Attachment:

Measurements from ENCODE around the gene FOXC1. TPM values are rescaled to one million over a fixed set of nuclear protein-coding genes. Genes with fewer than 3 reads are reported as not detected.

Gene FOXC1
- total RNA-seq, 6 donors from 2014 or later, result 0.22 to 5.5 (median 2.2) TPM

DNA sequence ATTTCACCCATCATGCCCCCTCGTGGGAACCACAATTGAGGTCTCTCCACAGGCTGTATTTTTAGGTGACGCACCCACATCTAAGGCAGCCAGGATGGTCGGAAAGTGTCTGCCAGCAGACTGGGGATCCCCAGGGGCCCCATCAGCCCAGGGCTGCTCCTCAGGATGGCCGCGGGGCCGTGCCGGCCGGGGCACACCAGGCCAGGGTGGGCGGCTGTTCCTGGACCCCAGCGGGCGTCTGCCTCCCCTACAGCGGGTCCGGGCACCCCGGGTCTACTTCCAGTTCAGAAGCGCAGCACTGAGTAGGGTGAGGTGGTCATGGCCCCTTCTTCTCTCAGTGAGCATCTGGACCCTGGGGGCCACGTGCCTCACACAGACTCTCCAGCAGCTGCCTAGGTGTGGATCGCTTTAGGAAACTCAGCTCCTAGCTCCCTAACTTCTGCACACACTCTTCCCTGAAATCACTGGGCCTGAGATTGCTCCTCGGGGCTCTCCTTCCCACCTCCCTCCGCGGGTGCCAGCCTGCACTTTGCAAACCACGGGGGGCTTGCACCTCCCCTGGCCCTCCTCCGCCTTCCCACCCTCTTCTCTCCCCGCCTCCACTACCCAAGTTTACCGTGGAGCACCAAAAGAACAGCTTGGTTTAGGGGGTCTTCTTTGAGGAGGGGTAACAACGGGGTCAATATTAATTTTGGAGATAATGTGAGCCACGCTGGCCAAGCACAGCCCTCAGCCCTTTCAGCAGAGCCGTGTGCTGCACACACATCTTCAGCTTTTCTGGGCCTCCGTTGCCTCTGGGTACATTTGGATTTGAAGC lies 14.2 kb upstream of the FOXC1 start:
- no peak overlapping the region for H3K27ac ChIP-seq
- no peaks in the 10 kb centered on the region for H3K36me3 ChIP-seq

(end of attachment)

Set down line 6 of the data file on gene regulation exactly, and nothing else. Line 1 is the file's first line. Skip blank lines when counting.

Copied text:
- no peaks in the 10 kb centered on the region for H3K36me3 ChIP-seq